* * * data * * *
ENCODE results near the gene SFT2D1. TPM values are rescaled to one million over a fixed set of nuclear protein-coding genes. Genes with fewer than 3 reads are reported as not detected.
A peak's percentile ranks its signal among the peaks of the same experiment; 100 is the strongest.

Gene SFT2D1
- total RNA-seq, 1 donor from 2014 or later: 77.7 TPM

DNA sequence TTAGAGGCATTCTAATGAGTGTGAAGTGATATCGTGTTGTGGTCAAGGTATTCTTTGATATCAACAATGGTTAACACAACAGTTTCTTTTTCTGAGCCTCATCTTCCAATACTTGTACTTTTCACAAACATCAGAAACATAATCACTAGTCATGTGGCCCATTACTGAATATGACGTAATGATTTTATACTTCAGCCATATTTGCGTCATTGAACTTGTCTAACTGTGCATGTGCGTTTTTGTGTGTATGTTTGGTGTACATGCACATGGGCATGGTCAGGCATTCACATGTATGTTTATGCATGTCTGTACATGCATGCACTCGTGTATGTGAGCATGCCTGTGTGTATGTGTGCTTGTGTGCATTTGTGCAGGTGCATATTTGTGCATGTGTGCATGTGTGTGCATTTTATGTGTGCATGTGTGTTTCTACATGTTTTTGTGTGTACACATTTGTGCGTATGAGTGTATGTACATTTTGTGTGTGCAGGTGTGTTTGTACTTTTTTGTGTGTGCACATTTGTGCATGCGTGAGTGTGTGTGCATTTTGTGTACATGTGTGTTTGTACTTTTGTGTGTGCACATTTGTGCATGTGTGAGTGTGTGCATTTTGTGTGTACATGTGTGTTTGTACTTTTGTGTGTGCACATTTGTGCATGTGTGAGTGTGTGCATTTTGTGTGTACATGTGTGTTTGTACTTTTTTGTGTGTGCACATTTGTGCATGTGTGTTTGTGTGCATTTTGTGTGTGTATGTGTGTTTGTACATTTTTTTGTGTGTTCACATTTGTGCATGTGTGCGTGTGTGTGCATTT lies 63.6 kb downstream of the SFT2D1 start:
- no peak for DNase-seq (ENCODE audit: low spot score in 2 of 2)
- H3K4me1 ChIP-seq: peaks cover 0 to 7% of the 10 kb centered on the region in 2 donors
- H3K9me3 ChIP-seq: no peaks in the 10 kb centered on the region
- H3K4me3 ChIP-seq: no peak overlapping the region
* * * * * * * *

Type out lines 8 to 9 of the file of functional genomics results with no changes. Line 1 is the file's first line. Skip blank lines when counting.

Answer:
- H3K9me3 ChIP-seq: no peaks in the 10 kb centered on the region
- H3K4me3 ChIP-seq: no peak overlapping the region